Podcasts, various

Belatedly, here are some links to recent talks/interviews wot I have done.

A chat with Neil Denny on the Little Atoms radio show on resonance fm. You can download here.

A podcast for BBC History Magazine to accompany my article on Gerrard Winstanley.

A recording of my talk as part of the St Albans festival here.

In other radical news, Tom Paine has a new statue in Lewes.


Reassessing Gerrard Winstanley, Keele University 5-6 February 2010

Places still available for this conference on Winstanley’s life, thought and writings.  Speakers include Tom Corns, Ann Hughes and John Gurney. For full details see the attached poster.

The conference celebrates both the 400th anniversary of Winstanley’s birth and the imminent publication of the new edition of Winstanley’s works edited by Ann Hughes, Tom Corns and David Loewenstein. It’s turning into a bumper season for fans of the Diggers, with the reissuing of Brownlow and Mollo’s evocative Winstanley on dvd, Kevin Brownlow’s recently published ‘making of’ book about the film and the forthcoming publication of The Law of Freedom in Platform, introduced by Tony Benn (no less), in Verso’s revolutions series. And, of course, the imminent paperback publication of A Radical History of Britain which has a whole chapter devoted to the Diggers.

winstanley conference poster

Gerrard Winstanley, the Diggers, the Levellers and the G20

There is an interesting piece by David Horspool in the Times today, seeing resonances between some of the G20 protests, notably the G20 Meltdown on Wednesday 1 April, and the Diggers, whose commune on St. George’s Hill, Surrey was established on the same day 360 years ago.

Of course, some of these protesters had already been very consciously linking their actions back to an earlier tradition of protest – if not quite back to the mid-seventeenth century – see Climate Rush‘s appropriating of suffragette style, slogans and tactics in opposing Heathrow expansion.

Horspool’s argument also involves an artificial division between Leveller ‘democrats’ and Digger ‘communists’ (with a small c.) But even Winstanley’s supposedly neo-Stalinist last political tract The Law of Freedom in a Platform envisaged a democratic state built upon a clear notion of a social contract, while the Levellers were a lot more interested in the defence of individual liberty against tyranny than they were in securing the vote for adult males. Back in the mid-17th century, the Levellers had already recognised that voting rights alone could not reverse political inequalities. For that reason, not only did government have to be clearly founded on the principle of popular sovereignty, by the actual act of subscribing to the Leveller proto-constitutions, the Agreements of the People, but once elected, the power of the new ‘representative’ (Parliament) and the executive had to be hemmed in by a series of ‘reserves’, rights which no power in the land could abrogate.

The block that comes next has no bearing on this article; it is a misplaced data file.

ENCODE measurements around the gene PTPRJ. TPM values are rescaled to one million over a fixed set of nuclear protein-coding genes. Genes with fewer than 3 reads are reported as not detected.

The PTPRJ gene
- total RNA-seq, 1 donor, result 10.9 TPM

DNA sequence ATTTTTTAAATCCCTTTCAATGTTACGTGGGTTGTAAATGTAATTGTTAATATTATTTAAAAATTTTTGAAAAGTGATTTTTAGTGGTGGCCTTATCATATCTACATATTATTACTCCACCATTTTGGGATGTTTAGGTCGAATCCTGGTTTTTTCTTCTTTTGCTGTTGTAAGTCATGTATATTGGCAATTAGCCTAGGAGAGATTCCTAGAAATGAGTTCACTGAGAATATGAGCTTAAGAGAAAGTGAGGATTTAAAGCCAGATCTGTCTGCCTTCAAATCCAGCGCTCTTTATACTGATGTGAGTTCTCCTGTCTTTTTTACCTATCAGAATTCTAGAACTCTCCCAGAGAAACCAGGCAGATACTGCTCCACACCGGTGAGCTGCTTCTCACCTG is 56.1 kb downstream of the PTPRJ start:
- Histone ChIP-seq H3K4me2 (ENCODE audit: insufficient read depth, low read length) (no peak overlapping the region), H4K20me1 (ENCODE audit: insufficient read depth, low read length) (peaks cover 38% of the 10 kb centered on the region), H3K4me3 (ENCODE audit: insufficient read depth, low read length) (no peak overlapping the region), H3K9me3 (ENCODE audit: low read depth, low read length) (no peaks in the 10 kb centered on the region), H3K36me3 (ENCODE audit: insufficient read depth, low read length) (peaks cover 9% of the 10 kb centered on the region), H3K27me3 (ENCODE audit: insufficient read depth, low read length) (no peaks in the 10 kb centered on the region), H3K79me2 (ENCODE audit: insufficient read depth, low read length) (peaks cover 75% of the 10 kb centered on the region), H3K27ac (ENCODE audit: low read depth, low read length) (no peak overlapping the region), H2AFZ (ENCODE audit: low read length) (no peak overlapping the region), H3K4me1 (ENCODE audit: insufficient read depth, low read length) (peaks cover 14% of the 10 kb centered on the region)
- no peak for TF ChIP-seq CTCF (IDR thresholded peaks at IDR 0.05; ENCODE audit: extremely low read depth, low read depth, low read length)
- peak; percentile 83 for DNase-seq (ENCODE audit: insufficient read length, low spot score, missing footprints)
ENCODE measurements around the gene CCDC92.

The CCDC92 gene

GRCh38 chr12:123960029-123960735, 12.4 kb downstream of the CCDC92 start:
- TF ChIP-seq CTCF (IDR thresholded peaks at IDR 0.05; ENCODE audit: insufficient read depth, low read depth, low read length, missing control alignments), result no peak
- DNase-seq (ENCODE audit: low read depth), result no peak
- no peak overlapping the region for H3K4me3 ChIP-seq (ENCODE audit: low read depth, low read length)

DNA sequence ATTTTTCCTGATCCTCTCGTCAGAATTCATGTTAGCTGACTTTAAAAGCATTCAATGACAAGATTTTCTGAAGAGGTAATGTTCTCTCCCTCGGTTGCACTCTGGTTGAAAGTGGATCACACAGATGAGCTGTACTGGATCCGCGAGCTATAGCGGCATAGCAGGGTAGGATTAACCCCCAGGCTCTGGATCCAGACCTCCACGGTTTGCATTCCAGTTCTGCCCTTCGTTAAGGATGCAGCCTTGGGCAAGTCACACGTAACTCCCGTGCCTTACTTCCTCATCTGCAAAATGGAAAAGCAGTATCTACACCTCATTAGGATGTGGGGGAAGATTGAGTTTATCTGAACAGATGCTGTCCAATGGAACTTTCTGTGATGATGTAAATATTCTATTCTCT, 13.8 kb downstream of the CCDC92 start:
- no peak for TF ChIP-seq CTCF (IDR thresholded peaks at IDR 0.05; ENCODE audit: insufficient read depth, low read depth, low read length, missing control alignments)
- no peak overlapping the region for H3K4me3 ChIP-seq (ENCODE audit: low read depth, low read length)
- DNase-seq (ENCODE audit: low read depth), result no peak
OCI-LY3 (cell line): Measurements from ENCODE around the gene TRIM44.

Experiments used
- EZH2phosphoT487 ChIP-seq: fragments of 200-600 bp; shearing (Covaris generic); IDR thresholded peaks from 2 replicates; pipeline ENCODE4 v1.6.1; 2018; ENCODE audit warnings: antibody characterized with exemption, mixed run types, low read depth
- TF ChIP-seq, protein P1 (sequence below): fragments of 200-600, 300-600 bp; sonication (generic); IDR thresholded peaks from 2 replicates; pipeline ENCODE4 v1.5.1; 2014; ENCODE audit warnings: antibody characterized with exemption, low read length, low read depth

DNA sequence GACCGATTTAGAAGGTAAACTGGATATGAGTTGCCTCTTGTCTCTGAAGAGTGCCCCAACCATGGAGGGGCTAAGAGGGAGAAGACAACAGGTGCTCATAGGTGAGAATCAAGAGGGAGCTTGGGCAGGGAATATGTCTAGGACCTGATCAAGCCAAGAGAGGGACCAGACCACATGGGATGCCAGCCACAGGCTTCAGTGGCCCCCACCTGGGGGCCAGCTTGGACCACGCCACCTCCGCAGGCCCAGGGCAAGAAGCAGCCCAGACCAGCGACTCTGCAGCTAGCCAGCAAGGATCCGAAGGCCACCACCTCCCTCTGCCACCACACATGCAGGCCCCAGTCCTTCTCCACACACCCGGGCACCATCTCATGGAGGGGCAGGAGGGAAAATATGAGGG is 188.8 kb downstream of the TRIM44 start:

More interesting is Horspool’s suggestion that the Diggers’ vision was more global than the Levellers. That is largely a consequence of the wedding of the plan for Digger communes with Winstanley’s vision of the new millennium, an event that obviously was not going to be confined just to England. Even so, the Levellers, again, get a bit hard done by. Didn’t Edward Sexby try, albeit with limited success, to sell Leveller ideas (via a French translation of the Agreement of the People, ‘L’Accord du peuple’) to the Frondeurs? And see also Peter Linebaugh and Marcus Rediker’s excellent treatment of the wider implications of Leveller rhetoric in The Many Headed Hydra.

But certainly, the largely peaceful, carnivalesque nature of the G20 demonstrations this week has clear affinities with many British popular movements that successfully combined sociability with solidarity, like the orderly processions that marched to Peterloo in 1819, indebted to the Lancashire tradition of  ‘rush-bearing’

Even Winstanley is at last getting a party in his honour, with a festival commemorating the Digger settlements to be held in Cobham in September this year.

Gerrard Winstanley Law of Freedom in a Platform wordcloud

Earth, Land, Law, Commonwealth, Freedom, People. As you might expect.